By now we’ve all noticed the falling leaves, cooler temperatures and shorter daylight hours. We’ve made sure the snow blower’s ready, put the mower away, had the furnace checked and done the other things necessary to prepare for winters onslaught. In many cases, our small furry neighbors are doing what they can to get ready for winter, and that often involves moving in with those better prepared.
In most cases helping the less fortunate does not extend to the four-legged creatures living in our communities. There are a few easy steps to insuring these fellows remain outside.
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Start outside. Walk around your home’s exterior noting leaf litter, shrubs, and trees less than a foot from the house or overhanging roof areas. Make sure fruit tree litter is removed. Trimming and raking are important first steps to removing harborage and food sources.
Next check the outside of your house. Make sure gaps around utility pipes and wires are caulked, as well as gaps near windows, doors, and where any two different construction materials meet. Any gap big enough for your pen can allow access to a mouse, so careful sealing with an appropriate caulking material is a must. This will also help weatherproof your home.
Birdseed and grass seed stored in sheds and garages should be in plastic or metal bins with tight-fitting lids. The product is stored will stay fresh longer and their odors will be less likely to invite vermin in. These areas, garages, and sheds, should have some type of rodent control, especially if attached to the home. The use of poison bait should not be considered if pets, children, or nontarget animals are present on the property. Rodenticides in pellet form are often relocated by rodents. Bait blocks in tamper-resistant plastic boxes provide less risk but the problem of where is the dead pest can be a problem. Trapping with snap traps or live traps is recommended following the instructions that come with the device.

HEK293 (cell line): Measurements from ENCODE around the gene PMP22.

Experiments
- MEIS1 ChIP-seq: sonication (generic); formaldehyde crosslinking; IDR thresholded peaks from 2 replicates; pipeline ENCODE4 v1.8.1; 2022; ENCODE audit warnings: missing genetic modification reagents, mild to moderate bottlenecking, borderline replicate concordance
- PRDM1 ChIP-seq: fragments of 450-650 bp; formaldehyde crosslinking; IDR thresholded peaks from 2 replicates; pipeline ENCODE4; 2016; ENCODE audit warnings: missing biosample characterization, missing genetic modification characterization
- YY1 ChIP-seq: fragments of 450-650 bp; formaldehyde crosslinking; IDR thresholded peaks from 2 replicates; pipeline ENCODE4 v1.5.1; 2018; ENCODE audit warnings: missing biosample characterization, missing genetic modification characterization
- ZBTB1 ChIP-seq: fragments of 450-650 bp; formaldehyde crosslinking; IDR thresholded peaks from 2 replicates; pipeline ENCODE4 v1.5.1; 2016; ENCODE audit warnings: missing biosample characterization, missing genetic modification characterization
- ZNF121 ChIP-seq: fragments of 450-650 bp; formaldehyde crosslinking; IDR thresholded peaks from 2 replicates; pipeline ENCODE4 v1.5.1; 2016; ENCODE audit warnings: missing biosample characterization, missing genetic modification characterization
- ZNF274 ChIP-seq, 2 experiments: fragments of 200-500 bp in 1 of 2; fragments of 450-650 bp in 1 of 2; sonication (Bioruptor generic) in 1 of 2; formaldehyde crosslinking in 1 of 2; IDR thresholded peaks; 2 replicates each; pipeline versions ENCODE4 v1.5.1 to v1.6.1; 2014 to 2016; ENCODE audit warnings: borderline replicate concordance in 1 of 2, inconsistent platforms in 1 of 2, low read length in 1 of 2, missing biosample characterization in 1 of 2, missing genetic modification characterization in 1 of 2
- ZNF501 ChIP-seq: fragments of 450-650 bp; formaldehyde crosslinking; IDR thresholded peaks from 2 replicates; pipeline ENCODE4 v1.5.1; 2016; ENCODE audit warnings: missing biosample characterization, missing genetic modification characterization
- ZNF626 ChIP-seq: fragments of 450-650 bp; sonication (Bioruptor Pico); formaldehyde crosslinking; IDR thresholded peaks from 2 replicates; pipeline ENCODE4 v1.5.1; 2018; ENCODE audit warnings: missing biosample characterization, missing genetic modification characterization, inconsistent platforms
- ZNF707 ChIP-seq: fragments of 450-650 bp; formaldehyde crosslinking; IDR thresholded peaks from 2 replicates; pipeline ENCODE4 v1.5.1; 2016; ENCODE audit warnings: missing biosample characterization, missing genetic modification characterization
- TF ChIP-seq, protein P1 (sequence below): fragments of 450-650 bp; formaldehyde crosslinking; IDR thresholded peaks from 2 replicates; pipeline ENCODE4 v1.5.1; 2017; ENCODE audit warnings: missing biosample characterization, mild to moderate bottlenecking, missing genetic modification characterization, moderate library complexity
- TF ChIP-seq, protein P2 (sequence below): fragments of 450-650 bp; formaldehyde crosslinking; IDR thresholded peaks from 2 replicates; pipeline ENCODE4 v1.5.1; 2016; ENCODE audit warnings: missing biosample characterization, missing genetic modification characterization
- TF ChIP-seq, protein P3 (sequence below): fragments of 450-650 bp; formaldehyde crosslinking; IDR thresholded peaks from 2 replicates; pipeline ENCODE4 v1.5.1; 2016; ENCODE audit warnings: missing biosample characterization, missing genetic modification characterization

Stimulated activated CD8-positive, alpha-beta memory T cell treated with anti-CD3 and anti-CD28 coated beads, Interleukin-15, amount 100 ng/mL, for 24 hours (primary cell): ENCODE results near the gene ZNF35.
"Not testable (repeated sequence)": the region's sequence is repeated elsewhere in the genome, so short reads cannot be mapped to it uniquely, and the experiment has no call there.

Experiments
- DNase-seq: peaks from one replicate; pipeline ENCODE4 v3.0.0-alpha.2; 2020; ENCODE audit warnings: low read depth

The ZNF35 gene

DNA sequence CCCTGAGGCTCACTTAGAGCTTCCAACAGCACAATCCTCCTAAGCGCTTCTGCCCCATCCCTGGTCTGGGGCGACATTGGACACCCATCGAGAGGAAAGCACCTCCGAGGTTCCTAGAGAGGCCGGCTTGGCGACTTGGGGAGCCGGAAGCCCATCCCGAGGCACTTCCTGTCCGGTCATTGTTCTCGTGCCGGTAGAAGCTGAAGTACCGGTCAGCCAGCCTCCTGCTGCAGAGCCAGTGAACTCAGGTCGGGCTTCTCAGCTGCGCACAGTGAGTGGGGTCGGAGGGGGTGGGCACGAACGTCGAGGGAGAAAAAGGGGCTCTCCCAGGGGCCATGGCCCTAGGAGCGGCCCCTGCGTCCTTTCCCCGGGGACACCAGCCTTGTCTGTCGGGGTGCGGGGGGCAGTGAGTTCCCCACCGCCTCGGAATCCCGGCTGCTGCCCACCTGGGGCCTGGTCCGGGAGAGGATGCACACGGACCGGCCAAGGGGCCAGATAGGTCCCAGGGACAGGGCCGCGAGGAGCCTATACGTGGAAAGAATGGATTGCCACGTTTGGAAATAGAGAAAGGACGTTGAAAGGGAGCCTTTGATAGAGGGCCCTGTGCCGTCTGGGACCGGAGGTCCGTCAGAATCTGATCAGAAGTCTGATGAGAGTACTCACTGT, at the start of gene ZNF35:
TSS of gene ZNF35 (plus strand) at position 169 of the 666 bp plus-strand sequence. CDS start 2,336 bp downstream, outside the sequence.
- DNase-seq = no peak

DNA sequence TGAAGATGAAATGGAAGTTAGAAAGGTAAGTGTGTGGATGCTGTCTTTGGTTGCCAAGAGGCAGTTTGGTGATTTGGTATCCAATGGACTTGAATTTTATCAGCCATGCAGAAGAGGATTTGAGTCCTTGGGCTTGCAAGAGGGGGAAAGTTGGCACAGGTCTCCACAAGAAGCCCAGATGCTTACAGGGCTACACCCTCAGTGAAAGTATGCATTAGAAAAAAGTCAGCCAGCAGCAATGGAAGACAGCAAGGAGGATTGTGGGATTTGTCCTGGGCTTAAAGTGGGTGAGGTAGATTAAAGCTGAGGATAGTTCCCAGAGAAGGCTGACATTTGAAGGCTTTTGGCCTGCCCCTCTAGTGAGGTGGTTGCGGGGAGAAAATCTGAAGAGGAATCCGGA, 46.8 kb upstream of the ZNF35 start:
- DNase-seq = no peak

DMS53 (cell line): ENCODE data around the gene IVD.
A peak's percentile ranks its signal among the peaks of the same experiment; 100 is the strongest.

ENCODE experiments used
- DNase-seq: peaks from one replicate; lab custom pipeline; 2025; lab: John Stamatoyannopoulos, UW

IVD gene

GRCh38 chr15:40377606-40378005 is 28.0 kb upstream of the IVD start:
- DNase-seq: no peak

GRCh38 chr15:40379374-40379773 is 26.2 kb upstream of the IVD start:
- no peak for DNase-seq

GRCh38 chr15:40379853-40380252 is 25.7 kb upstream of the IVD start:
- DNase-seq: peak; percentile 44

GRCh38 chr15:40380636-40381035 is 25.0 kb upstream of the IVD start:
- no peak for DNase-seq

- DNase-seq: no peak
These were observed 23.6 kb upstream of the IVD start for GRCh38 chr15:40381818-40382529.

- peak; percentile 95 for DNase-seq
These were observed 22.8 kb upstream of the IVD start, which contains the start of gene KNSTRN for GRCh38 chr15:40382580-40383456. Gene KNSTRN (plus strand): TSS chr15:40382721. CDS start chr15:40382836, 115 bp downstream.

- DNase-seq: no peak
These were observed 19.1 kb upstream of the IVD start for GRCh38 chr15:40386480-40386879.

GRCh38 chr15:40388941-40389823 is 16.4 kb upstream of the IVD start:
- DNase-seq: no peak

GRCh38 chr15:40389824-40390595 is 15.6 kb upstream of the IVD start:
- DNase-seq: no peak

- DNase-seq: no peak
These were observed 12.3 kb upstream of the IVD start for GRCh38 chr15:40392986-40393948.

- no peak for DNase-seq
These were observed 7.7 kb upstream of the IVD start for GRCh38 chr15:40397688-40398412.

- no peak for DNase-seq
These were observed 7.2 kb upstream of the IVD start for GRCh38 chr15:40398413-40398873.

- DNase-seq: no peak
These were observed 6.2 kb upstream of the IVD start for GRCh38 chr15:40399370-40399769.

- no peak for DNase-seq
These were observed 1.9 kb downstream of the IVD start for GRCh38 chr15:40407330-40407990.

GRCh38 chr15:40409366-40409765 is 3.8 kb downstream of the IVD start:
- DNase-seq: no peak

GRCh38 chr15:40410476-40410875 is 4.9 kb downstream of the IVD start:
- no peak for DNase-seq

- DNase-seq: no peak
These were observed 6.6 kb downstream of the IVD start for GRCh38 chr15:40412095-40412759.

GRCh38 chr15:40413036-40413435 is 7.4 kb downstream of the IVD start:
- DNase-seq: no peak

Basement and crawlspace areas should be inspected using a good flashlight. Look for access, chew marks, or mouse droppings. Don’t forget to check the sill plates as well as the floors, as mice will probably entering at ground level.
A thorough inspection of the kitchen should include behind and under the stove and refrigerator and under sinks and cabinets. If you have had mice in the past you may want to cut holes at the end of an old shoebox and put a couple of mouse size snap traps in it. These boxes can be set under the sink or behind the fridge.
Attics should also be checked each fall. Look for droppings or little burrows in the insulation. This is also an opportunity to check the screens on your roof vents and the level of insulation present.
Thirty minutes to an hour inspecting and prepping in the fall can prevent time and money consuming infestation later.